txt books

Apparently, melancholic love stories written by Japanese girls on their cellphones are all the rage. According to the NYTimes, five out of ten 2007 best-selling fiction books in Japan were cellphone novels.

What’s interesting is that the phenomenon didn’t happen as a result of an intense need to appropriate technology into a creative outlet, but instead, the technology was what sparked the itch to  write.

From NYT: “It’s not that they had a desire to write and that the cellphone happened to be there,” said Chiaki Ishihara, an expert in Japanese literature at Waseda University who has studied cellphone novels. “Instead, in the course of exchanging e-mail, this tool called the cellphone instilled in them a desire to write.”

Structurally, the novels are written in short sentences that form tight paragraphs, which nicely fit on phone screens. There’s also a lot of dialogue with spaces in between the lines, which are used to communicate that the characters are deep in thought.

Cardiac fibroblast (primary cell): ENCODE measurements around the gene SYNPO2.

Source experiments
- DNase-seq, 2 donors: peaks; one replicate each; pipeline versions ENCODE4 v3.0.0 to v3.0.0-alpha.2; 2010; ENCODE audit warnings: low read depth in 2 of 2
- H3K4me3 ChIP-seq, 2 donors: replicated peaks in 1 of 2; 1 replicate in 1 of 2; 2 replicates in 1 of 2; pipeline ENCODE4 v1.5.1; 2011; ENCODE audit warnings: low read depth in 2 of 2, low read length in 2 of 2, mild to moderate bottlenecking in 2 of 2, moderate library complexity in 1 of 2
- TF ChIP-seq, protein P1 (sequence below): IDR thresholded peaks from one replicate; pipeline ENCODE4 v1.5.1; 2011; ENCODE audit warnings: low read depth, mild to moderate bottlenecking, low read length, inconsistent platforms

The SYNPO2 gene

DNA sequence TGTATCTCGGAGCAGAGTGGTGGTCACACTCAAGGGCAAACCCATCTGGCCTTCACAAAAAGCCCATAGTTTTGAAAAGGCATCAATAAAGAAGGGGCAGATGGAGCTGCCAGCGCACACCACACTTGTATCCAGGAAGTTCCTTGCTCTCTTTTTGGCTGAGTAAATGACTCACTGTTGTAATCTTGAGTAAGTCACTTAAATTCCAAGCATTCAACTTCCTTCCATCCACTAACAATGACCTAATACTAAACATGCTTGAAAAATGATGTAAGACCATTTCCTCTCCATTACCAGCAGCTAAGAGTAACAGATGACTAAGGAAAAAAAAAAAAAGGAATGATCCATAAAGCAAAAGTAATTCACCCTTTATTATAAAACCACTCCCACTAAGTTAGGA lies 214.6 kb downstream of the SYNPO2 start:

Here’s an excerpt from the wildly popular “To Love You Again,” written by 22-year old Satomi Nakamura (who busted a blood vessel in her pinky finger from hardcore texting):

Kin Kon Kan Kon (sound of school bell ringing)
(space)
The school bell rang
(space)
“Sigh. We’re missing class”
(space)
She said with an annoyed expression.

….BRILLIANT! (space)…….

flarf ado about nothing

My poet husband (shameless promotional plugs here and here) went to a reading at the Bowery Poetry Club this Saturday and came back bearing gifts in form of cultgear blogging material. Flarf is an avant-garde poetry movement in which poets mine the internet for random words and phrases which are pieced together into poems. Some technically savvy poets created their own Google poem generators. For example, at this site I typed in “why” and clicked on “generate poem.” Here’s what came back:

“why”

Google Poem generated on Wed Apr 30, 2008


do one
all in the
tutorial

 

still for

Don
why

example

space
I
the
in

get
disagree determine
….. the the

If we get that far, I can find out if we agree on why it’s good.

Hmmm, conceptually Flarf is an interesting reflection on the internet as our collective database for words and ideas. But artistic randomness, in my opinion, works well when the intent is controlled. Whereas in this case, both control and intent are missing…

Performances from last year’s Flarf Festival:

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